The apostle Paul closes his discussion of Israel, the Gentiles and the gospel in Romans 9-11 by exclaiming, “O the depth of the riches both of the wisdom and knowledge of God!” Then he adds, “For of him, and through him, and to him, are all things: to whom be the glory for ever. Amen.” (Romans 11:33, 36).
No words better capture the essence of this year’s Reformation Conference theme, Soli Deo Gloria – to God be the glory. Nor is any theme itself closer to the heart of the Reformation as an event than this.
Emerging as it did out of a religious world in the grips of a degraded papacy, arrogant church claims to infallibility, superstitious belief in the surplus merits of saints and in the grace-conferring power of sacraments, the Reformation restored the glory of God to its proper place. It reasserted that the gospel was from him, and through him, and to him, and that he alone was worthy of the praise of angels and men.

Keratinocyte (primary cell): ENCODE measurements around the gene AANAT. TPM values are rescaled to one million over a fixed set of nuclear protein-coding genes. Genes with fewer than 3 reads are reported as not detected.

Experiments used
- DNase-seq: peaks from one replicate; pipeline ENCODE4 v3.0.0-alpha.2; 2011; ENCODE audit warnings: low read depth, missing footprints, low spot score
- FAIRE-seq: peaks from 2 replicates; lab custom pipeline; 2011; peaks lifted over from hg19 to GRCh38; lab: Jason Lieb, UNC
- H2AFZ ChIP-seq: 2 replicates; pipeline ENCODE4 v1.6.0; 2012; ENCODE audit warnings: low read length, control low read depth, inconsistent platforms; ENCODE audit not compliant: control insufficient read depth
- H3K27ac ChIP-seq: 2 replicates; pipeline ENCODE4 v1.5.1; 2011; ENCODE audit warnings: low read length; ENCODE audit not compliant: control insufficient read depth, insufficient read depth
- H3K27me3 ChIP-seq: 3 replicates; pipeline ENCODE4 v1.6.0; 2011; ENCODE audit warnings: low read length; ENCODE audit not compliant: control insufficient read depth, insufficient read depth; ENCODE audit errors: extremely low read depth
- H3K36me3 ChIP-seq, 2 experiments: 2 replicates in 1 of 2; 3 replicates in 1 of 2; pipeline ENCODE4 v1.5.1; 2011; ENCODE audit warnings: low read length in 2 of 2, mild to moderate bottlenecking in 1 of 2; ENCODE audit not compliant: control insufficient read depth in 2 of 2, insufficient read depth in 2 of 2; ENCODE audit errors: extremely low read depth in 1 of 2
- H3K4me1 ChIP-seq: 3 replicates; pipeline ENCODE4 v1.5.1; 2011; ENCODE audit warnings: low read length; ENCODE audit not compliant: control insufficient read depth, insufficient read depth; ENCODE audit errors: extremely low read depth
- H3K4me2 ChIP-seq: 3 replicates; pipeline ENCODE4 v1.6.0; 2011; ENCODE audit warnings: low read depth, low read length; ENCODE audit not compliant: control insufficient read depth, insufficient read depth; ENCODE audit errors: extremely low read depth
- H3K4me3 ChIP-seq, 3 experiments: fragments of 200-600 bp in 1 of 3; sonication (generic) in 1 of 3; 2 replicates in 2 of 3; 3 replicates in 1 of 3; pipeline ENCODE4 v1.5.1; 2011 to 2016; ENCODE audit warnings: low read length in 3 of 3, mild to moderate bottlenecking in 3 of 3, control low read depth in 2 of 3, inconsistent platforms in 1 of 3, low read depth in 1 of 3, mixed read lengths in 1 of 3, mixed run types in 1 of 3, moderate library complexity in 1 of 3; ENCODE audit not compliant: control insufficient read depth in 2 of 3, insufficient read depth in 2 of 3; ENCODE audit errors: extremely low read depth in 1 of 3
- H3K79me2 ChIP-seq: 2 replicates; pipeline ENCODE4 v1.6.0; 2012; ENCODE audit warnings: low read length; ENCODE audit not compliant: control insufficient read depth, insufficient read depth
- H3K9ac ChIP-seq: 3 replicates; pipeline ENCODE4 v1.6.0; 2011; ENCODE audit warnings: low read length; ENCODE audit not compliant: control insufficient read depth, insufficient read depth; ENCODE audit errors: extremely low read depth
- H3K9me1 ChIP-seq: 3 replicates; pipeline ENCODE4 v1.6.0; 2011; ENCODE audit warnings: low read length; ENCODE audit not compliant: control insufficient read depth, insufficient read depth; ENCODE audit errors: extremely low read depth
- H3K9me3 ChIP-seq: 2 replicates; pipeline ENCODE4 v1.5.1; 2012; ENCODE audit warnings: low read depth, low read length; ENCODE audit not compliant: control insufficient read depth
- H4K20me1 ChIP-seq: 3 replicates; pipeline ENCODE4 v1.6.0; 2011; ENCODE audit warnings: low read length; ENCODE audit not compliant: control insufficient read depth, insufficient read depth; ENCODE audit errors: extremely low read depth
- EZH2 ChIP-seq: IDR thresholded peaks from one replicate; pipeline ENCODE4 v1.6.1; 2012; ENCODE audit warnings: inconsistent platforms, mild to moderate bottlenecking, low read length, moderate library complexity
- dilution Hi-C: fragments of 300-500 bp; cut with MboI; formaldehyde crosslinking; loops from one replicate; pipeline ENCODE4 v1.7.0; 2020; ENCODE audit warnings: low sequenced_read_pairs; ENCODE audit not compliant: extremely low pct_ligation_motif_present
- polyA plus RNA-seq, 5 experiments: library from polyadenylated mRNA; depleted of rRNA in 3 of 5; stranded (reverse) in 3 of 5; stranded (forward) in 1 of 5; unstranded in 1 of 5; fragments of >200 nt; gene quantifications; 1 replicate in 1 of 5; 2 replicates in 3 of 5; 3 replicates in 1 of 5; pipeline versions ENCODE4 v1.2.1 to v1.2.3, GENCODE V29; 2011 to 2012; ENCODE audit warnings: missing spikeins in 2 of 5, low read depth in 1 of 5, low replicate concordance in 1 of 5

The dominant context of religious life in our times might be vastly different from what it was for Luther in the 16th century. But it has the same man-centered and man-glorifying tendencies. The celebration of the 500th anniversary of Luther’s courageous 95 Theses provides a welcome opportunity to remind ourselves that all the praise and glory for our salvation belongs to God.Dr Andrew Young
Keynote Speaker, Reformation Conference 2017